Woodland Flowers in Spring

A welcome patchwork of colour after the darker wintertime has passed.

The woodland floor in the warmth of early spring - depending on the vagaries of the weather - gives a sense of wonder that is repeated year after year. The flowers have been on the way for some time with rosettes and stems emerging through the late winter bearing the promise of the beauty to come. These plants often have short blossoming times but colonies linger here and there providing a welcome patchwork of colour after the darker wintertime has passed.

Wood anenome Anemone nemorosa

Wood anemone has one of the loveliest of Latin names Anemone nemorosa. Commonly known as windflower, it has the Buckinghamshire names of cuckoo-flower and white soldiers. It is a wonderful sight in spring, appearing almost as a milky-way of white stars drifting through the woods.

Wood sorrel, Oxalis acetosella, has a number of regional names most of which refer to its acidity - salt cellar, sour Sally, bread-and-cheese-and-cider and sour grass give some idea of its flavour. Although it has a pleasingly sharp taste, being good with white fish, it contains Oxalic acid so it is advisable to be cautious and eat only small quantities. It is a beautiful little plant with lovely yellow-green trefoiil leaves and dainty white flowers which fold in on each other like butterfly wings during dull weather. Traditionally it was used as a gargle, a salve and as a readily available source of vitamin C. The herbalist John Gerard wrote that ‘it strengthneth the stomacke, procureth appetite and, of all, Sorrell sauces is the best’.

Luckily a common sight in our local woods and frequently occurring in large colonies, is one of the prettiest of woodland flowers, the bright golden-honey coloured Archangel, Galeobdolon luteum. As one of the dead-nettles it is often overlooked but it is strikingly beautiful with delicate red markings on its lower petals and crimson stigma. The shape of the upper petal forming a hood over the stamens gives the plant its vernacular name weasel-snout although in Buckinghamshire it was known as the dunny nettle.

Wood sorrel Oxalis acetosella
Yellow archangel, Galeobdolon luteum

For many people the archetypal picture of an English spring would be that of a Bluebell wood. Bluebells Hyacinthiodes non-scripta thrive in dappled shade possessing a living, pulsing quality as sunlight hits and they can range in colour from white through to lilac and azure. It is perhaps an unavoidably named flower but lost regional names include ‘crowflower’, ‘griggles’, ‘culvers’ ‘ring o’bells’ and ‘woodbells’. William Turner (in his 1548 ‘Names of Herbes’) was the first to record the Bluebell as we know it, where he points out that people “glew theyr arrows and bokes with that slyme that they scrape off”- its glutinous sap was also used as starch for ruffs. It was in the nineteenth century that the flowers became more frequently written about, especially by poets. Our native bluebells are under threat because of hybridisation with non-native species, particularly the Spanish (Hyacinthoides hispanica) so please don’t be tempted to plant out garden varieties near or in the woods – it does happen…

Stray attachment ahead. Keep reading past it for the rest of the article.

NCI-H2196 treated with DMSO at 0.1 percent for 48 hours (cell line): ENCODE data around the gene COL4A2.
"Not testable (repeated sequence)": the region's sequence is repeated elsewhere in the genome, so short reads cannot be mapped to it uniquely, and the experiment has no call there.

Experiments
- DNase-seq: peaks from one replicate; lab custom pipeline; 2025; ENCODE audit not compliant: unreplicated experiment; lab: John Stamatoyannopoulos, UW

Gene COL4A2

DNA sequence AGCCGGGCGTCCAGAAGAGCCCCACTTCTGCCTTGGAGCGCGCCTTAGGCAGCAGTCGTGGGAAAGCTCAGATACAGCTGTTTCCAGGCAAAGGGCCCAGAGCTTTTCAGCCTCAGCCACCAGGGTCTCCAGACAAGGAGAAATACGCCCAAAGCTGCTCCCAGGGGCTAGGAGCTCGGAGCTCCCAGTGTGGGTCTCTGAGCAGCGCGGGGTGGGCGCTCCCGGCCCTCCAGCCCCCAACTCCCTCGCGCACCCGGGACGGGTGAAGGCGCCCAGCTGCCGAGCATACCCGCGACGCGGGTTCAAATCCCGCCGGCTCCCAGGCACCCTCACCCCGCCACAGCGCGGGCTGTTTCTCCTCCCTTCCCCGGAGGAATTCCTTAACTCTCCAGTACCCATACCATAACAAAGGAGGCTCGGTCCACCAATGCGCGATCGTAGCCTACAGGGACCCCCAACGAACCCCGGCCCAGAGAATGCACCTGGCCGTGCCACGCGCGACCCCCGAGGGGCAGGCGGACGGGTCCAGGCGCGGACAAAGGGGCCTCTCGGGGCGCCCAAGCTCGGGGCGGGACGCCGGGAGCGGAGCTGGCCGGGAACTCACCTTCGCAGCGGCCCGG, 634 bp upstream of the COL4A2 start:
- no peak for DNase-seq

Bluebell Hyacinthiodes non-scripta

Wood spurge, Euphorbia amygdaloides, has reddish stems upon which are borne extraordinary candelabra of branches with equally astonishing flowers that are really worth studying close-up. This is best done without breaking the stem which yields a sticky white juice, ‘deers milk’, which is acrid and poisonous. Traditionally the juice was used externally as a wart cure and internally as a purgative.

Coralroot, or coralroot bittercress, Cardamine bulbifera, is a rare beauty with its pale pink-veined flowers and shining purple-brown bubils standing out against the background greenery. It occurs in several places in our local woods but is nationally very scarce, being found mainly in dry calcareous woods in the Chilterns and in wetter, clay woods in the Weald. It flowers early in the season before other vegetation grows to steal the light and spreads through its rootstock and via the bubils which fall off and take root in the soil – these give rise to the Latin bulbifera meaning ‘bulb-bearing’.

Wood spurge Euphorbia amygdaloides
Coralroot bittercress, Cardamine bulbifera

Please take the opportunity to visit our local woods

Please take the opportunity to visit our local woods where many of these wonderful plants thrive and allow yourself to fall under a spell of wonder and lose yourself in these timeless displays.

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